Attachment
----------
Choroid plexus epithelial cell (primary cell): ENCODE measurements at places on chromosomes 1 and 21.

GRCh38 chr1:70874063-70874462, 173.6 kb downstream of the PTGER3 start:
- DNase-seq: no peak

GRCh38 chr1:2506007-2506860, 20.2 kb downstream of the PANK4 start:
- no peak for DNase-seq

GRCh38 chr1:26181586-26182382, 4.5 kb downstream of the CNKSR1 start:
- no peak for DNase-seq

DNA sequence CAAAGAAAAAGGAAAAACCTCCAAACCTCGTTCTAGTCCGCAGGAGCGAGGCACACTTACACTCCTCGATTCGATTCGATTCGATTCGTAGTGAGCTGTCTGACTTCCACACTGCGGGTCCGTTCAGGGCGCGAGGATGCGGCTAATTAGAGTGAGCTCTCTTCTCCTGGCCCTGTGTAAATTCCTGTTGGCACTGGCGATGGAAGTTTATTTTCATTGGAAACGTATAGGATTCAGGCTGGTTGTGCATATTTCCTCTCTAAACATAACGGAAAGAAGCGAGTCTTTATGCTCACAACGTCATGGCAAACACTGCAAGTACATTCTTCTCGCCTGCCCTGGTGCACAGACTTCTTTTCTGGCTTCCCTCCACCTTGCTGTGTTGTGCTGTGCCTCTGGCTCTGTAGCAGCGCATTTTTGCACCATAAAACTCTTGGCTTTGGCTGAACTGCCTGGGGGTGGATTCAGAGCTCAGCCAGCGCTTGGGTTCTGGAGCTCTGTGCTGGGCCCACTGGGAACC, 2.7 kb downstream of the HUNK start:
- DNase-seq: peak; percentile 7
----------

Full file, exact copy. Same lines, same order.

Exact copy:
Choroid plexus epithelial cell (primary cell): ENCODE measurements at places on chromosomes 1 and 21.

GRCh38 chr1:70874063-70874462, 173.6 kb downstream of the PTGER3 start:
- DNase-seq: no peak

GRCh38 chr1:2506007-2506860, 20.2 kb downstream of the PANK4 start:
- no peak for DNase-seq

GRCh38 chr1:26181586-26182382, 4.5 kb downstream of the CNKSR1 start:
- no peak for DNase-seq

DNA sequence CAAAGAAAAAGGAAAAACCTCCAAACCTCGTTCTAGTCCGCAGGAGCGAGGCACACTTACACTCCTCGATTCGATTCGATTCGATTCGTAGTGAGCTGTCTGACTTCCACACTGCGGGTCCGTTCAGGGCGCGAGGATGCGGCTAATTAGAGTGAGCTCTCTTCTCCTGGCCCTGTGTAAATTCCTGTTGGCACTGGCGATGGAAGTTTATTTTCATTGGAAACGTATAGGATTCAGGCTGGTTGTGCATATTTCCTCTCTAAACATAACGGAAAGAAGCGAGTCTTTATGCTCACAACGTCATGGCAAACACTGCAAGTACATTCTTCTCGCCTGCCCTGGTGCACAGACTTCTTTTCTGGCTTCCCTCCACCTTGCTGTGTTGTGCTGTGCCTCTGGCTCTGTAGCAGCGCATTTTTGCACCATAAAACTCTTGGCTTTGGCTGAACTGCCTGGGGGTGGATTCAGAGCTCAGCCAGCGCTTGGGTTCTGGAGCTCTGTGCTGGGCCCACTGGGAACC, 2.7 kb downstream of the HUNK start:
- DNase-seq: peak; percentile 7